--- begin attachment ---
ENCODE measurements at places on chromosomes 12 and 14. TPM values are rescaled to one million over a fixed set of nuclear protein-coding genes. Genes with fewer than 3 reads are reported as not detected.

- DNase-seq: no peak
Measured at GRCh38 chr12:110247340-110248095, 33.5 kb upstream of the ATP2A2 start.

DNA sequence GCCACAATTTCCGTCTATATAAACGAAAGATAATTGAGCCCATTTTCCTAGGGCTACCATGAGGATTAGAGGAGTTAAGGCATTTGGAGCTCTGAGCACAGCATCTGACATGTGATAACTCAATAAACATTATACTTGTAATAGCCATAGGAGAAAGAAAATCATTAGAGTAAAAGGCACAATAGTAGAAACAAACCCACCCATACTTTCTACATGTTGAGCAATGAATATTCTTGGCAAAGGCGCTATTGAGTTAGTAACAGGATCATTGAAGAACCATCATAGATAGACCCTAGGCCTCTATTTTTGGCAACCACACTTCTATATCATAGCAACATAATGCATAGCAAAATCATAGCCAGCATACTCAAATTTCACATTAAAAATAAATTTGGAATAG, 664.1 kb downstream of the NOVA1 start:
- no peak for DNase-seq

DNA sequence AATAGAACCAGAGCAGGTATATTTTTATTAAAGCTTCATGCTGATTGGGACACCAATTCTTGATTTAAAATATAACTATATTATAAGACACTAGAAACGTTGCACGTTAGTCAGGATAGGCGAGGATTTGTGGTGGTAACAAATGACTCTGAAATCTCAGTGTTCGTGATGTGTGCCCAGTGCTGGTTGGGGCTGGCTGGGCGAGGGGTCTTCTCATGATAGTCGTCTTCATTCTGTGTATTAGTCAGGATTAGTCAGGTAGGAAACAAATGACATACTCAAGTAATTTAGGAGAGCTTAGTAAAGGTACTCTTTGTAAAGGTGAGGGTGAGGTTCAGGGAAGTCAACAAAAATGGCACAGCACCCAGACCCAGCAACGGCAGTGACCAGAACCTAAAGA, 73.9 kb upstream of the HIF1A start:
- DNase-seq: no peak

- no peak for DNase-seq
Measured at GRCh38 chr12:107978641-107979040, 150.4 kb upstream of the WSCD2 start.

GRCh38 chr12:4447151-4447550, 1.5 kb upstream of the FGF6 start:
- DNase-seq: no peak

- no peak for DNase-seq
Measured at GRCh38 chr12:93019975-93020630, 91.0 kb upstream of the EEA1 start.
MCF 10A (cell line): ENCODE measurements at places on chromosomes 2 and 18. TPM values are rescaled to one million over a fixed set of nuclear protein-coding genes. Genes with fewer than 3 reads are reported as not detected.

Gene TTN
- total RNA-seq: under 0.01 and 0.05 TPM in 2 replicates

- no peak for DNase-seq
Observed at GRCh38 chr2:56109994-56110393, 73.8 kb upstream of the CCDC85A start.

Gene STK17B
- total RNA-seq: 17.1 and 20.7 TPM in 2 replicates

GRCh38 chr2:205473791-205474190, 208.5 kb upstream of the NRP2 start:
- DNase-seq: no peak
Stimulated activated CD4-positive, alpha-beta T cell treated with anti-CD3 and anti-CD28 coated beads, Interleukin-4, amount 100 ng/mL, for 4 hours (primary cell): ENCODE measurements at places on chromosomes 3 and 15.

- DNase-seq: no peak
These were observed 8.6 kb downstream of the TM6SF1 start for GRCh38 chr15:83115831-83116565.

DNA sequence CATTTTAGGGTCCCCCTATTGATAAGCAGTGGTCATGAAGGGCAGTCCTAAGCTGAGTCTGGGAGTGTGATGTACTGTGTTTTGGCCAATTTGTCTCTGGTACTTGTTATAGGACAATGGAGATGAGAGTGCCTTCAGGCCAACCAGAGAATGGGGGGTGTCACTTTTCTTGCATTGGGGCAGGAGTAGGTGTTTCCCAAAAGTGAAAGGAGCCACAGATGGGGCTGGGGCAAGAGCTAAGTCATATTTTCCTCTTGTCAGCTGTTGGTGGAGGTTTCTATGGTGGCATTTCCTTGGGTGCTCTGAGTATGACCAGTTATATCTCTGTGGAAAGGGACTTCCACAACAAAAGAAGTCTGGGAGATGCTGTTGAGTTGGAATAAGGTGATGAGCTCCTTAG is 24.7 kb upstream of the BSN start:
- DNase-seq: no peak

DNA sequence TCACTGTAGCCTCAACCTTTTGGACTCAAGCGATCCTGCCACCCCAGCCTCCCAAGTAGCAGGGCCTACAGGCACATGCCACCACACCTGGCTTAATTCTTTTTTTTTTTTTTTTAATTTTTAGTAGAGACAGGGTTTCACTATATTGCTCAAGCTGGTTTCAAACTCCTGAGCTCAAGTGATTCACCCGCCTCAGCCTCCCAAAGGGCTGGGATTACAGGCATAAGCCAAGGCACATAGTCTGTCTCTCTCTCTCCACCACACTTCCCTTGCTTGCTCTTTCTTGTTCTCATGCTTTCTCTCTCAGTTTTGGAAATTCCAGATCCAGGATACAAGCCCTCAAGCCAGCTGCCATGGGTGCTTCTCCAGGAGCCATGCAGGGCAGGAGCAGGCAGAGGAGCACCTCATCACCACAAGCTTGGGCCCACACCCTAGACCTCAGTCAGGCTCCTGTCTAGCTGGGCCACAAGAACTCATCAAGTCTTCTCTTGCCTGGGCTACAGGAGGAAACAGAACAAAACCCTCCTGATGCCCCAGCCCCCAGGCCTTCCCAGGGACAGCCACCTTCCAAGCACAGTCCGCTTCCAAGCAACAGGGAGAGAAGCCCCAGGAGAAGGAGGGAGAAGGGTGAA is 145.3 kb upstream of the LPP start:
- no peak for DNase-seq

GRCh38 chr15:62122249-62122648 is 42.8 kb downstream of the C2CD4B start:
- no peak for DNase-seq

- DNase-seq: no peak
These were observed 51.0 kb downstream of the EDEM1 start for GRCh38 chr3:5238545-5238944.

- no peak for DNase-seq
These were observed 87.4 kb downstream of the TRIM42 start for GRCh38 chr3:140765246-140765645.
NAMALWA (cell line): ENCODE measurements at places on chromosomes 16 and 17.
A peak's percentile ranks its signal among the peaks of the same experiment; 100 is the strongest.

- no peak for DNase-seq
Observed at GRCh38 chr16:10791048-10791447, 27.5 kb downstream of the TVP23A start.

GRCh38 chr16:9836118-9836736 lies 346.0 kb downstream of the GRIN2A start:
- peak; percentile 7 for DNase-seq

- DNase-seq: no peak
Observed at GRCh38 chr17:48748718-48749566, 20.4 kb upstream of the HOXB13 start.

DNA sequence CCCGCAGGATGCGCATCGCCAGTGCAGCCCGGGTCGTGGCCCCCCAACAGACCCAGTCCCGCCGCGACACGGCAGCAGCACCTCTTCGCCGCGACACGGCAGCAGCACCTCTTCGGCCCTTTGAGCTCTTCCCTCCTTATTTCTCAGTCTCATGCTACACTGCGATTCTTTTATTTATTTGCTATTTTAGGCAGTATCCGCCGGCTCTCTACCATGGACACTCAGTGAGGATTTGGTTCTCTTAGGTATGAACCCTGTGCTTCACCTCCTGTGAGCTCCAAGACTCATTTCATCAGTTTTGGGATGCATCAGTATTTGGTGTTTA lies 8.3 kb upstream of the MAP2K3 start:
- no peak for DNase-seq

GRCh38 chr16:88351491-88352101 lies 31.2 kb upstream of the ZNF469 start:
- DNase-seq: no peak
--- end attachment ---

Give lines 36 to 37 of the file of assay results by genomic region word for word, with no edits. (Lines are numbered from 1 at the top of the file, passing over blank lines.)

NAMALWA (cell line): ENCODE measurements at places on chromosomes 16 and 17.
A peak's percentile ranks its signal among the peaks of the same experiment; 100 is the strongest.